Federal Reserve notes also declined, from $71,989.000 on June 15th to $70,591,000 on July 15th.
Total bill holdings of the Reserve bank de­
creased between the two dates from $57,590,000
to $50,153,000. On the other hand, member
banks increased their reserve deposits at the
Federal Reserve Bank of Richmond from $65,045.000 to $67,459,000, and the Reserve bank’s
cash reserves rose from $76,709,000 to $89,467.000. The changes enumerated raised the
ratio of cash reserves to note and deposit liabili­
ties combined from 55.58 per cent on June 15th
t° 63-35 Per cent on July 15th.
A comparison of the principal items in the Re­
serve bank's statement for July 15, 1926, with
those for July 15, 1925, shows a smaller volume
of credit extended to member banks on the 1926
date. Rediscounts held by the Federal Reserve
Bank of Richmond totaled $47,439,000 on July
15th last year, but declined to $41,111,000 on the
corresponding date this year, a decrease of $6,328.000. Total bill holdings of the Reserve bank,
including Bankers’ acceptances purchased, which
amounted to $56,313,000 at the middle of July a
year ago, declined during the year by approxi­
mately the amount of decrease in rediscounts,
total holdings on July 15, 1926, being $50,153,000.
A slightly larger volume of Federal Reserve
notes was in actual circulation on July 15th this
year in comparison with a year ago, the total
having risen from $69,637,000 last year to $70,591.000 on the corresponding date this year.
Member bank reserve deposits rose during the
year from $66,150,000 to $67,459,000, and the cash
reserves of the Federal Reserve Bank of Rich­
mond increased from $83,382,000 on July 15,
1925, to $89,467,000 on July 15, 1926. The ratio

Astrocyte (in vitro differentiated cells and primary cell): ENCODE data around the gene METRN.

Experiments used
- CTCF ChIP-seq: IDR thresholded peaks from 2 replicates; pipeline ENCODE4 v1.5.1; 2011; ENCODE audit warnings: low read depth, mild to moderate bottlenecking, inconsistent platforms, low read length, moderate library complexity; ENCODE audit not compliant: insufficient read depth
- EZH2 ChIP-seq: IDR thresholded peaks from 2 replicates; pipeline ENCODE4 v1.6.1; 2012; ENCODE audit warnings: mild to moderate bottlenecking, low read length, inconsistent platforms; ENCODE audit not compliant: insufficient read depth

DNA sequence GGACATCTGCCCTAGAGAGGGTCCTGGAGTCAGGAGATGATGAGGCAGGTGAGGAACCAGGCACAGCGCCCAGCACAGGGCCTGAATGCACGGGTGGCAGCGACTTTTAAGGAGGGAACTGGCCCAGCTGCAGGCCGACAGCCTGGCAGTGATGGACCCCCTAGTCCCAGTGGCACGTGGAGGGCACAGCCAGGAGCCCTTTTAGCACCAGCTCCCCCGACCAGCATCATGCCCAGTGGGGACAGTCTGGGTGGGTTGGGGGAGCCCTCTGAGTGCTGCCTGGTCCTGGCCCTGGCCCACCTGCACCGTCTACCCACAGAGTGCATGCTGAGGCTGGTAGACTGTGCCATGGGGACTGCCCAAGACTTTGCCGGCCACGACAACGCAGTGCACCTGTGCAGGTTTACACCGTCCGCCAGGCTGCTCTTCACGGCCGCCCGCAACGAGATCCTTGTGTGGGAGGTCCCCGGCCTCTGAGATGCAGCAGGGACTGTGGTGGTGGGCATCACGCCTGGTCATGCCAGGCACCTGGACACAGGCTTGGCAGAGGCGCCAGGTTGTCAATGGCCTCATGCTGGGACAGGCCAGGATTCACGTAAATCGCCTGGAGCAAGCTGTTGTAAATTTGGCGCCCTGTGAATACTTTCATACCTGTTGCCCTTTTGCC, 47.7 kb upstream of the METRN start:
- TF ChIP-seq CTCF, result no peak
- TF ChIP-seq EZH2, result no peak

of cash reserves to note and deposit liabilities
combined was 60.97 Per cent on Juty 1S last
^h.
year and 63.35 Per cent on the corresponding
date this year.

The National Summary will be found on page 8

CONDITION OF SIXTY-EIGHT REPORTING MEMBER BANKS IN SELECTED CITIES
ITEM S

July 14, 1926

1. Total Loans and Discounts (including
all rediscounts) ......................................
2. Total Investments in Bonds and Securi­
ties ...............................................................
3. Reserve Balance with Federal Reserve
Bank ............................................ ..............
4. Cash in Vaults ..........................................
5. Demand Deposits ......................................
6. Time Deposits ..............................................
7. Borrowed from Federal Reserve Bank....

June 16, 1926

July 15, 1925

$ 512,649,000

$ 516,144,000

$ 494,995,000

139.194.000

132.815.000

137.623.000

41.017.000
14.109.000
378.285.000
209.082.000
14.345.000

39.742.000
13.547.000
365.036.000
207.029.000
15.346.000

40.999.000
14.155.000
357.881.000
204.352.000
18.366.000

The chief items of condition for sixty-eight regularly reporting member banks are shown in the
accompanying table, three dates being included to allow for comparison of the latest available figures,
those of July 14, 1926, with those of June 16, 1926 and July 15, 1925, the preceding month and the
preceding year, respectively. It should be understood that the figures shown reflect conditions as
of the report dates only, and are not necessarily the highest or lowest figures that occurred during